Why the Guardians optioned Bo Naylor

March 11th, 2023

PHOENIX -- The writing was on the wall for .

The Guardians have been hinting since the Winter Meetings that the promising up-and-coming backstop will need more time in the Minor Leagues before he gets a permanent spot on the big league roster. Ahead of Cleveland's 12-3 loss to Milwaukee on Friday, the team officially informed him that he had been optioned to Triple-A Columbus.

"We probably over-communicated, but we told him, 'While you're [at the World Baseball Classic], we may have to make [a move], and we'll call you,'" Guardians manager Terry Francona said. "We told him, 'When you come back, we'll sit and talk,' because none of us were very comfortable over the phone."

Naylor has been on everyone’s radar for a while. He made dramatic offensive improvements throughout the 2022 season, which has caused the hype around him from the fan base to grow exponentially. But with that attention comes a lot of questions regarding this move. Let’s try to answer them:

Why not start him on the Opening Day roster?
The Guardians proved last year that they have no problem passing the baton to their youth, but with Naylor’s situation, it doesn’t make sense to rush his arrival to the big leagues. The point of calling him up at the end of last season and carrying him as an emergency catcher throughout the postseason was for him to get a taste of the Majors, get his “firsts” out of the way and learn as much as he could heading into the offseason. But that doesn’t mean he’s ready to break camp just yet.

Sure, service time is always part of decisions, but this scenario is a little deeper than that. Naylor hasn’t had a full season at Triple-A (just 66 games). He just turned 23 years old, and the Guardians made the decision early in the offseason that would be the everyday catcher. If the starter role is off the table, would it make sense to slow down Naylor’s development by keeping him on the bench with sporadic playing time rather than getting him everyday work in Triple-A? Probably not.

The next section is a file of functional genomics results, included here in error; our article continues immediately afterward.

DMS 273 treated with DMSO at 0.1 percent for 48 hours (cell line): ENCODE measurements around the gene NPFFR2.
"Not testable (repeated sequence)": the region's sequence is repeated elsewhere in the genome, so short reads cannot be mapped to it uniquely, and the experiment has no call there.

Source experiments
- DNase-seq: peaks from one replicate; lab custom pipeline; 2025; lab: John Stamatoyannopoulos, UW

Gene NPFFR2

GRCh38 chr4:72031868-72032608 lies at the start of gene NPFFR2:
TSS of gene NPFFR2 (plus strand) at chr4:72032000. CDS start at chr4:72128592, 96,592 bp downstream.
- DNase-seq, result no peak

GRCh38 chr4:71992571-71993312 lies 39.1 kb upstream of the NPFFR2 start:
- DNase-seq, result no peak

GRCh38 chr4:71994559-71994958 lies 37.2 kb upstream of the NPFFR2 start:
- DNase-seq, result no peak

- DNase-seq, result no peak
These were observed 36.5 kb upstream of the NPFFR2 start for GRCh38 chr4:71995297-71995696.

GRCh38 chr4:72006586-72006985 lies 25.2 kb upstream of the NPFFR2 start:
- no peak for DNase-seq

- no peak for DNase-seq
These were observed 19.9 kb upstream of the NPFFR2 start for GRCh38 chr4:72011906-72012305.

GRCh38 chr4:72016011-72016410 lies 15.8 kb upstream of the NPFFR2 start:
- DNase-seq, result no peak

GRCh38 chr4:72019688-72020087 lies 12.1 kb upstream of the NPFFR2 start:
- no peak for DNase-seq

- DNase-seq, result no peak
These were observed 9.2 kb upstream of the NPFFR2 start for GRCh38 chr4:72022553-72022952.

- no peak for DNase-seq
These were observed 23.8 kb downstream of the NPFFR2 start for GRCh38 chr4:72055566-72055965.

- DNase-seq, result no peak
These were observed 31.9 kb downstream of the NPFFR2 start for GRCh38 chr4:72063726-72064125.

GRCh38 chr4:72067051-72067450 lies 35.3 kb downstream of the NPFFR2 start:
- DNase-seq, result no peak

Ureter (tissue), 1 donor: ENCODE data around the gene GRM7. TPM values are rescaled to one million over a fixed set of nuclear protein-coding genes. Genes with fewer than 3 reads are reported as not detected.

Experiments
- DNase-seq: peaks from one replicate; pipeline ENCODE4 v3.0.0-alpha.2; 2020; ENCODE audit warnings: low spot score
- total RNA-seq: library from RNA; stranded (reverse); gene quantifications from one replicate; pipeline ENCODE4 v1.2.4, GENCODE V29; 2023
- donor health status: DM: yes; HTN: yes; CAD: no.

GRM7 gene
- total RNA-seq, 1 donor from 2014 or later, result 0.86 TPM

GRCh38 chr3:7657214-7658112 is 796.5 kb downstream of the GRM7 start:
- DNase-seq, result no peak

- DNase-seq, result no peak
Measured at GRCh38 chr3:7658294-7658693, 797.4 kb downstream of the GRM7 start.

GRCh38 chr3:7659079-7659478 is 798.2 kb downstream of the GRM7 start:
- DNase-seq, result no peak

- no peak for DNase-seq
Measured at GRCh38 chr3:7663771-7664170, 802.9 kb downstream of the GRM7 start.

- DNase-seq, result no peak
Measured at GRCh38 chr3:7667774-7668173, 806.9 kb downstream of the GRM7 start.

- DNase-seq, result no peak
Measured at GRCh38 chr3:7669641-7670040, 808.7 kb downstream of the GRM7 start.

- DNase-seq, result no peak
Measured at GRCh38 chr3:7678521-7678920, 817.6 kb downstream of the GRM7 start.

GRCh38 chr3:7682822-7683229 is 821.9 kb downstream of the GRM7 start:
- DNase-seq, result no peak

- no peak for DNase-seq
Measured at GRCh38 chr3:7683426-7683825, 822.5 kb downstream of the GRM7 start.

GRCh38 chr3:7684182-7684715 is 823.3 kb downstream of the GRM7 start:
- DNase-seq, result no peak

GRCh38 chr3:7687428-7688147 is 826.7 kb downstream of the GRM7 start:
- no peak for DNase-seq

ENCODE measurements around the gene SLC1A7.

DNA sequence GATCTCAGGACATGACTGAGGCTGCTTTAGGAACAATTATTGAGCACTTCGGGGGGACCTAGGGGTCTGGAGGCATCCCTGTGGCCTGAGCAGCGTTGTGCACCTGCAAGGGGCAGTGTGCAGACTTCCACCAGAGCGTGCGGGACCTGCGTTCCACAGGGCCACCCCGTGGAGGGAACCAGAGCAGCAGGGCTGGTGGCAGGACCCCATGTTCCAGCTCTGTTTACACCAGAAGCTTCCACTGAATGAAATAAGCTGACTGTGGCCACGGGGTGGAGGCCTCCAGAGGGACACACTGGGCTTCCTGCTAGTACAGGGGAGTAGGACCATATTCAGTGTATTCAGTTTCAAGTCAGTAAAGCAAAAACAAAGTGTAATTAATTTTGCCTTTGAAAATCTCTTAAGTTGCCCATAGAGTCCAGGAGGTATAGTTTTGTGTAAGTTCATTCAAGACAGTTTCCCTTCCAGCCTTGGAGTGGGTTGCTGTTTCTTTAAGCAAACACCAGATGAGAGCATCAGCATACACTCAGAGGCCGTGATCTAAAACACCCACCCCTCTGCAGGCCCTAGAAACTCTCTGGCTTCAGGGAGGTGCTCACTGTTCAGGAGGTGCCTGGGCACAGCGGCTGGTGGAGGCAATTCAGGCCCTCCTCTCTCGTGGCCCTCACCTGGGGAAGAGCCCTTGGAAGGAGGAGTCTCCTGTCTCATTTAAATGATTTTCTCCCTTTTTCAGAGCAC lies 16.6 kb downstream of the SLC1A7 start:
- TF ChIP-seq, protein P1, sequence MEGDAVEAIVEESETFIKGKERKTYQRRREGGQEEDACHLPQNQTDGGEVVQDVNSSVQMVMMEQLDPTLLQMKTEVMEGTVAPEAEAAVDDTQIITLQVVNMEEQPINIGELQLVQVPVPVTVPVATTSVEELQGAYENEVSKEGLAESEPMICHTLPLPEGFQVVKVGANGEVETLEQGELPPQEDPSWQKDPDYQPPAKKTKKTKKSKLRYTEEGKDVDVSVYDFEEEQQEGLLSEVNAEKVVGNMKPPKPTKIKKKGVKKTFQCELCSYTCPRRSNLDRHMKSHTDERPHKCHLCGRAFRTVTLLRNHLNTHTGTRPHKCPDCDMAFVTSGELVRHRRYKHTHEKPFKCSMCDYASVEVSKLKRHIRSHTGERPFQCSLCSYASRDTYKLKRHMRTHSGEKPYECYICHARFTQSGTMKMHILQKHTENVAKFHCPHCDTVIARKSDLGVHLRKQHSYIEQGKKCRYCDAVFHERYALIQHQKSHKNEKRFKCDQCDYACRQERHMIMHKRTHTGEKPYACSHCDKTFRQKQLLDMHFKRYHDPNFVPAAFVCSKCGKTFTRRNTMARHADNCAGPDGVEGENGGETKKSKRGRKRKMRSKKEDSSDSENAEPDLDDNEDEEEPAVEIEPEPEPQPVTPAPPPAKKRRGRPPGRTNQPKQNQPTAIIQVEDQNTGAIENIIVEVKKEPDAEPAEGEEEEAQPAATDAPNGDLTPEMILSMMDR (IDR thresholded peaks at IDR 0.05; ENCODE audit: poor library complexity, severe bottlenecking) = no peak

When Francona and coaches are asked about Naylor, there’s rarely an answer that doesn’t include how much he’s willing to learn. Naylor is a sponge when it comes to receiving constructive criticism, and he would have absolutely found a way to benefit from being a big league backup to start the season if that had happened. However, it’s much harder to put those lessons into practice when a player is trying to be perfect in the random games that he’s behind the plate, trying to prove himself, knowing he won’t be in the lineup again for a few more days.

Growth can happen in the Minors and Majors. But growth happens faster in the Minors in these scenarios. And just because Naylor isn’t on the Opening Day roster doesn’t mean he won’t be up in the big leagues midway through the season.

Why now?
It might seem a little early in camp to move a big prospect who is so close to being Major League-ready over to the Minor League side, but Francona hinted last week that it was important to them to have this type of conversation with Naylor (who’s currently competing for Team Canada) before the World Baseball Classic got underway.

“I think there’s conversations that we will have with Bo before he leaves for the [World Baseball Classic] just to maybe put his mind at ease,” Francona said.

Naylor ended up finding out two days after he left camp while on the phone with Francona, which is why the group agreed to meet and talk more when he returns from Team Canada.

"He's a pretty sharp kid," Francona said. "We just said, 'Hey, go do your thing, we'll chat when you come back.'"

Who will back up Zunino?
This move leaves six catchers in camp: Zunino, Cam Gallagher, Meibrys Viloria, David Fry, Bryan Lavastida and Zack Collins. We already know Zunino will be the starter. That leaves five to fight for the backup role, which we discussed earlier in camp. Gallagher’s experience, strong defensive numbers and ability to lead a pitching staff make him the top candidate to win the backup job until Naylor is ready.